The British Transport Police has the most diverse history of any police force in the world. It can trace its origins back to 1826, and is made up from over 240 railway, dock and canal forces. Early railway companies maintained their own police forces, but following the First World War these smaller companies were amalgamated into four large companies. In 1948 following the nationalisation of the transport infrastructure the force took responsibility for policing the railways, ports and canals as the British Transport Commission Police, the first national police force in the United Kingdom. The BTC was dissolved in 1963 but the force remained as the British Transport Police.
From the beginning the force has been at the forefront of policing innovation such as being the first force to use dogs, employing women as uniformed officers, the introduction of a computerised crime reporting procedure and the first to use technology to arrest a murder suspect. Although diminished in size and areas of responsibility since privatisation of the UK transport infrastructure, the force has moved with the demands of modern policing. This book is an illustrated history of this unique force working to keep the travelling public safe.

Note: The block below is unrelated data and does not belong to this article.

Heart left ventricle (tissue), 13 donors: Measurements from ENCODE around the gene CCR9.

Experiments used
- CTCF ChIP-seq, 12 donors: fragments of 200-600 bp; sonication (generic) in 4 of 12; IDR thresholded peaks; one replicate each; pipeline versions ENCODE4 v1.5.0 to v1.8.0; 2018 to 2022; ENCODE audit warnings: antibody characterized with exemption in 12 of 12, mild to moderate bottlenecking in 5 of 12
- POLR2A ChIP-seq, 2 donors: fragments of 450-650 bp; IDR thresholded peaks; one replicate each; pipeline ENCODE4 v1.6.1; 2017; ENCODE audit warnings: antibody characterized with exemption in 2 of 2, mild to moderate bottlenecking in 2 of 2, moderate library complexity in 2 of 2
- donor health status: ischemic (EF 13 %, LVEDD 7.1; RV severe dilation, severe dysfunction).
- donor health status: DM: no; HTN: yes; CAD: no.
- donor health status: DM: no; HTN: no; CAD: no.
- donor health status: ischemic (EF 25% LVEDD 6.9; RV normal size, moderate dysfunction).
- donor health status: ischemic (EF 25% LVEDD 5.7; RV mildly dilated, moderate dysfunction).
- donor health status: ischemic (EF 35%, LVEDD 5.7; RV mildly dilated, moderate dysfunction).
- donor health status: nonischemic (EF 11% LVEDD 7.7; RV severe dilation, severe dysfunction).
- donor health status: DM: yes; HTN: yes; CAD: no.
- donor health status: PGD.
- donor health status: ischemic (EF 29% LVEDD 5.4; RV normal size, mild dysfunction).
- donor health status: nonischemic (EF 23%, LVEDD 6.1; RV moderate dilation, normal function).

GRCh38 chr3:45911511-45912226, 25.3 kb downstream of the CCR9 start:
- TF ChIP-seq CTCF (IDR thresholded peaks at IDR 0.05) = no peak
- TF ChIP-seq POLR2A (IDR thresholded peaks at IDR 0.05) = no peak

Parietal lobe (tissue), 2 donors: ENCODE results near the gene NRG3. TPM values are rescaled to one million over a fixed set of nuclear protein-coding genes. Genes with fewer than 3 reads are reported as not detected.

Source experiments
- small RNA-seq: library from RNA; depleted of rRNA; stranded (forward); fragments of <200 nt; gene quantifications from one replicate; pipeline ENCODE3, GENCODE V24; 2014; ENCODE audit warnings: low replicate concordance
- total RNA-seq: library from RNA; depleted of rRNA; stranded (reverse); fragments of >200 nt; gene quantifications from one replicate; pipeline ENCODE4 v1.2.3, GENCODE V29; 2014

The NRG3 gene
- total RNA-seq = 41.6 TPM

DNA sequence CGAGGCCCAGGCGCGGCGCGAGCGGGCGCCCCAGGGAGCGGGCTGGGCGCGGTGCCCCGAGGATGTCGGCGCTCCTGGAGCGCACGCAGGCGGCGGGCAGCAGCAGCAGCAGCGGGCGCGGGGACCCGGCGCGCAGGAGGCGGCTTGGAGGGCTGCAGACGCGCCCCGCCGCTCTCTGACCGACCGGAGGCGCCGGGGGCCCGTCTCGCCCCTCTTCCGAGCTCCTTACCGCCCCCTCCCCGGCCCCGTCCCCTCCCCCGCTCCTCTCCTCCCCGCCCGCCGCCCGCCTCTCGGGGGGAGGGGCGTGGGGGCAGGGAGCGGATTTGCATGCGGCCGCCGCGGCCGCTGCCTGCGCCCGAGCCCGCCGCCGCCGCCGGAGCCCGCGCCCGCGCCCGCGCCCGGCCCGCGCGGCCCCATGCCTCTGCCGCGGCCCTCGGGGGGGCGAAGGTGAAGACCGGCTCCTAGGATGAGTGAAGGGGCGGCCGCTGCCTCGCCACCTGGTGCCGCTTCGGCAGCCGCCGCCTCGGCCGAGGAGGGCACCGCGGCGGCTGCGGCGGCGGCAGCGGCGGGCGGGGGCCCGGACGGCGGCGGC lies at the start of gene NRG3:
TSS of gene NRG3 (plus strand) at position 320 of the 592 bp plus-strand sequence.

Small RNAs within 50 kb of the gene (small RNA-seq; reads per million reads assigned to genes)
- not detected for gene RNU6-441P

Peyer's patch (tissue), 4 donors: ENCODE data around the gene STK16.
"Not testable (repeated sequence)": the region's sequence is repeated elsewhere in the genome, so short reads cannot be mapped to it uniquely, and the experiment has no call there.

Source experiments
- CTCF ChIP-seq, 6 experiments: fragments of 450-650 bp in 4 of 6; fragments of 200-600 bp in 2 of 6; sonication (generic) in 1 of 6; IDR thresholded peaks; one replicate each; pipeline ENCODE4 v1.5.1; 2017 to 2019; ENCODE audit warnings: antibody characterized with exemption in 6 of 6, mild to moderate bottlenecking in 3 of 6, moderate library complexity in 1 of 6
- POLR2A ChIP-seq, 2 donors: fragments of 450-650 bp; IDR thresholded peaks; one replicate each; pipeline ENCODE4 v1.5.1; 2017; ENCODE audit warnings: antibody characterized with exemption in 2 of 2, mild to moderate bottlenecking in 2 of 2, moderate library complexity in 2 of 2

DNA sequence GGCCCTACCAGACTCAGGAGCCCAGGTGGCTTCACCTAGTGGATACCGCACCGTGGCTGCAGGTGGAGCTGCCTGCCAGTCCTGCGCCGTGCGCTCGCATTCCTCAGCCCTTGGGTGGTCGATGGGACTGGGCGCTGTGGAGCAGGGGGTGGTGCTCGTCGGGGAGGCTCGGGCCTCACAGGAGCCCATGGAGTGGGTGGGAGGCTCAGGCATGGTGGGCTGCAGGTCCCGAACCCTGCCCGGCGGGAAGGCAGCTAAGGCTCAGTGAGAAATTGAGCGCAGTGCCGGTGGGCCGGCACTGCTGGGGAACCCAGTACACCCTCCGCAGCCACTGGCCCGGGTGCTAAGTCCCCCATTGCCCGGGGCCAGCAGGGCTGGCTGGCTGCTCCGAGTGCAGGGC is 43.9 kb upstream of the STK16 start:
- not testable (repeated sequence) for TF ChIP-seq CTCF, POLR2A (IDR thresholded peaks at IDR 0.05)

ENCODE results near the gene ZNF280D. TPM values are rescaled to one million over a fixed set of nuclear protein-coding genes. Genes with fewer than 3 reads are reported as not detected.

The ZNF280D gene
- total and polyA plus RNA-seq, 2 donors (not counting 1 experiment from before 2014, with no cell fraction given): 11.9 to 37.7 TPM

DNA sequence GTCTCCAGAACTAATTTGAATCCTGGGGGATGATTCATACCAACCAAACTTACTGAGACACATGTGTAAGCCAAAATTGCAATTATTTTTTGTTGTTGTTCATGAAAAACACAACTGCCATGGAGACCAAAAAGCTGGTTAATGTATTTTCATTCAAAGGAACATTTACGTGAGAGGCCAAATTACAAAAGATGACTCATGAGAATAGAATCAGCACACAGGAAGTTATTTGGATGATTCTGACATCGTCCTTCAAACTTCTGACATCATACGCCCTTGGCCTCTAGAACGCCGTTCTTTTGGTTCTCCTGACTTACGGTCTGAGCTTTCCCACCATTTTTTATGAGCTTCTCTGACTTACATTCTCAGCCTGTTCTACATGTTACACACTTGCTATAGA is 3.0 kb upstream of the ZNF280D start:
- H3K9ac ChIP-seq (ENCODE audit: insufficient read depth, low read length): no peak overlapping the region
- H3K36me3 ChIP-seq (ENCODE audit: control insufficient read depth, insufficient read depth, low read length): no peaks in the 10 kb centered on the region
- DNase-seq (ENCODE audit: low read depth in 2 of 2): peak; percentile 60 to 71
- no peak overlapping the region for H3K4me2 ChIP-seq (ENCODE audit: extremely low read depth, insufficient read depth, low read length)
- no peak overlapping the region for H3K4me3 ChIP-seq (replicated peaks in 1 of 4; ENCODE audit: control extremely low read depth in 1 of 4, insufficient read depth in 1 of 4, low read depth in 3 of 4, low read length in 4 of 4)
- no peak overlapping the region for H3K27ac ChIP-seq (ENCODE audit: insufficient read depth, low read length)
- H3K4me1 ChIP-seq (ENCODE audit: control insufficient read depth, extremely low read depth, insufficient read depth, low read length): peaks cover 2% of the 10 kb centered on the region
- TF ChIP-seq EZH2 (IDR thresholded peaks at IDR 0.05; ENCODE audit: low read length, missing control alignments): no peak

Richard Stacpoole-Ryding served in the British Transport Police as a Sergeant before pursuing a career in H.M. Prison Service. He has been published in military and medal journals at home and abroad and had a book published in 2008. He lives in Kent with his partner and young son.